The National Commission for Civic Education (NCCE) is unable to deliver on its role of educating the Ghanaian public on Covid-19 safety protocols due to severe financial and logistical challenges.
Chairperson of the commission, Ms Josephine Nkrumah, recently said during an interview on state-owned Ghana Television that the commission’s allocation to its satellite districts across the country for anti-coronavirus education campaign is GH¢100.
“We were able to share with our staff GH¢100 per district to undertake their works,” she said, revealing further that donations from benevolent individuals and institutions have funded most of its public mandates.
“For funding, we have serious challenges and also logistical constraints. This year, for instance, we have not received any money at all from the government, this year our goods and services budget was GH¢7 million,” she said.
Ms Josephine Nkrumah called on institutions and individuals to donate in support of its campaign activities.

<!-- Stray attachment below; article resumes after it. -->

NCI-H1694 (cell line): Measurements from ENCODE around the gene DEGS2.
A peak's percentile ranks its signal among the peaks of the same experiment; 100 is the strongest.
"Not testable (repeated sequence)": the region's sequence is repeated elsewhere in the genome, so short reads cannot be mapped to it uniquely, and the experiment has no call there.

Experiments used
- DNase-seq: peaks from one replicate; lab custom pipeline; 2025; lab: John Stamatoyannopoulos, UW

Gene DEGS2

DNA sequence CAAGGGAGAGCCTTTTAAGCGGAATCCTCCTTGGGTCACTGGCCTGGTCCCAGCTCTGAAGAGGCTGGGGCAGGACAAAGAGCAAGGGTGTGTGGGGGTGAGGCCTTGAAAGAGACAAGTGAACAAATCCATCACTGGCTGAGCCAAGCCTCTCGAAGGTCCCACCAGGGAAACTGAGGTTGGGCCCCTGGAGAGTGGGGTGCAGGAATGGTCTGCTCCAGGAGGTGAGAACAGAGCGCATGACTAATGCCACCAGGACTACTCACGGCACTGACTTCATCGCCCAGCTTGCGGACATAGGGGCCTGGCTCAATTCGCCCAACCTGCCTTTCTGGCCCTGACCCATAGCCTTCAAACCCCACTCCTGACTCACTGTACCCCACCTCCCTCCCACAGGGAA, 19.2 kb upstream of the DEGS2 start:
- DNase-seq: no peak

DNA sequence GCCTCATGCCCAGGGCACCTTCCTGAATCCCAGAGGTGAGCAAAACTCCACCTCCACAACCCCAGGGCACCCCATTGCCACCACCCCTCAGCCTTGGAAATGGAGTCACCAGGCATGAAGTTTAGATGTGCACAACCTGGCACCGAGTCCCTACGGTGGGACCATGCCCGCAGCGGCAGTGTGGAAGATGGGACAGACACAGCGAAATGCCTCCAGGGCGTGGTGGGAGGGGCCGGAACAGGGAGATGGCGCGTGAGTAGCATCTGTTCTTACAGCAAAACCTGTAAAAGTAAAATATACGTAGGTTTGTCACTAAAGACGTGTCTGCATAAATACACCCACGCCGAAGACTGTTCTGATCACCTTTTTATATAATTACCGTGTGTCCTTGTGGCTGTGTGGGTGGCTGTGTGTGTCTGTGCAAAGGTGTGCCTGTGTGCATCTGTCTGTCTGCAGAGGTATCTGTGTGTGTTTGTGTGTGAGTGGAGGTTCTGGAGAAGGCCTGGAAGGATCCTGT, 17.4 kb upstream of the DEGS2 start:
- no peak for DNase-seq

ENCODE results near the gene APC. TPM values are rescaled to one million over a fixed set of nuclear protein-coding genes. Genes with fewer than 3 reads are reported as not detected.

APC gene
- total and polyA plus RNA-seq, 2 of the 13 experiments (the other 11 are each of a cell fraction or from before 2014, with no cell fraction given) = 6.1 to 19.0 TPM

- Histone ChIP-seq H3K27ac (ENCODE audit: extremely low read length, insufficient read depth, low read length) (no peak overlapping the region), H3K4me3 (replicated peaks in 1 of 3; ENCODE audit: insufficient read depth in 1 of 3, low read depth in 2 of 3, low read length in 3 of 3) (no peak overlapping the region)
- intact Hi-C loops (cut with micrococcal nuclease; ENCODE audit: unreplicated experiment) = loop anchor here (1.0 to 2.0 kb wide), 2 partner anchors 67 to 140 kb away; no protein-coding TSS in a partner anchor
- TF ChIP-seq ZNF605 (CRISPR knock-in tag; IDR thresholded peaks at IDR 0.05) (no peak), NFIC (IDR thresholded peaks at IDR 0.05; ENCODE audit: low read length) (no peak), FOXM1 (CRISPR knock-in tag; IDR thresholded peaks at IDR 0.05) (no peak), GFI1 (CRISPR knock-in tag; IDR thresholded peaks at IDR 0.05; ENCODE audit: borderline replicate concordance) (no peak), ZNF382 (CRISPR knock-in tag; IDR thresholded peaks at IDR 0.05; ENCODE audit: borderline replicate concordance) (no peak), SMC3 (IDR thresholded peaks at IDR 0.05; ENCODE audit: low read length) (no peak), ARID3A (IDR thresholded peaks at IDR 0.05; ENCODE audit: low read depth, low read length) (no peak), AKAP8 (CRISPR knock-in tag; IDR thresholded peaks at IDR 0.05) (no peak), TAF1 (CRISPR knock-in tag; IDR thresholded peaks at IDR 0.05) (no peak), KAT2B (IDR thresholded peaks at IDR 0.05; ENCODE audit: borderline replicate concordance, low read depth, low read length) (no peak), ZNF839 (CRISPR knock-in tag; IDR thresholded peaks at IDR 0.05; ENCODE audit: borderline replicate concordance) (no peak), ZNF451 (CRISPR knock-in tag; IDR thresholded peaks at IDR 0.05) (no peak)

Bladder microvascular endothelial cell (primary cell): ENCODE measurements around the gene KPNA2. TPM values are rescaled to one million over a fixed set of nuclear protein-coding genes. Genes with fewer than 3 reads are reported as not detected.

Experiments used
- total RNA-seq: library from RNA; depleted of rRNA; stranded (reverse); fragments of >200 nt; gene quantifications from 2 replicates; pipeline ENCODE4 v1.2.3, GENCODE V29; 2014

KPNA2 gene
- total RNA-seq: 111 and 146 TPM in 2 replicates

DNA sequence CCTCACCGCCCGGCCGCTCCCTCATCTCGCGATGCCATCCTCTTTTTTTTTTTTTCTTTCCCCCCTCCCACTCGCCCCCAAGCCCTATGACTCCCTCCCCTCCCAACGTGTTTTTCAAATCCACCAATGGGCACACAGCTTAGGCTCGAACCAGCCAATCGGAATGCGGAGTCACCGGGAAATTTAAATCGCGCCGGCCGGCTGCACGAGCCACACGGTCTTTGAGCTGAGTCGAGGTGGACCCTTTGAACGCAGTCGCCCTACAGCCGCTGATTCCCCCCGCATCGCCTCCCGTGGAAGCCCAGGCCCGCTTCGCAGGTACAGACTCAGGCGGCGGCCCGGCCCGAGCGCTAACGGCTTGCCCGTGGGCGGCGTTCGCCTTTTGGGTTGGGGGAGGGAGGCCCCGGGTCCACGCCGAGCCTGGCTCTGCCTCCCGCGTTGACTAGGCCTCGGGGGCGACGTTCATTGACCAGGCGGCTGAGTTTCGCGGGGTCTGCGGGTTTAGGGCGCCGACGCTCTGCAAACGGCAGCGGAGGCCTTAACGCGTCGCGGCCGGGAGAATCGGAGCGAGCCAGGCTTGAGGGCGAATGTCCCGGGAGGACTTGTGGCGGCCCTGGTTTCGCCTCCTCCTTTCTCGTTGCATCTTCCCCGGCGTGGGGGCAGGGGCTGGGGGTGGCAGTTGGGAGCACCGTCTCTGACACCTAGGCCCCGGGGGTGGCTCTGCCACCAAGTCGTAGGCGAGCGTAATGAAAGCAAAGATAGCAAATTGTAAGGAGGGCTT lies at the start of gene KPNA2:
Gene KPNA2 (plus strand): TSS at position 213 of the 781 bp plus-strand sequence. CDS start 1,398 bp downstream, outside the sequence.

She, for instance, appealed to institutions that are may not be making use of their vehicles to lend them to the NCCE to intensify its public education on Covid-19.
Shortly after the interview, a flurry of posts on social media condemned the NCCE’s state of affairs and called for support.
The NCCE is the foremost institutions that uses both local and English language to educate citizens about their civic rights and responsibilities.
Since the outbreak of Covid-19 it has played a key role in educating communities on the need to observe precautionary measures.
Experts have said a critical strategy to holding the spread of the virus is the dissemination of easy-to-understand information to the public.
Two weeks ago, the NCCE rolled-out a four-week Covid-19 public education campaign in the Eastern Region to equip citizens with the knowledge on how to contain the spread of the virus.
That campaign was heavily supported by the Church of Pentecost, which provided a mobile cinema van to sensitise citizens within the region.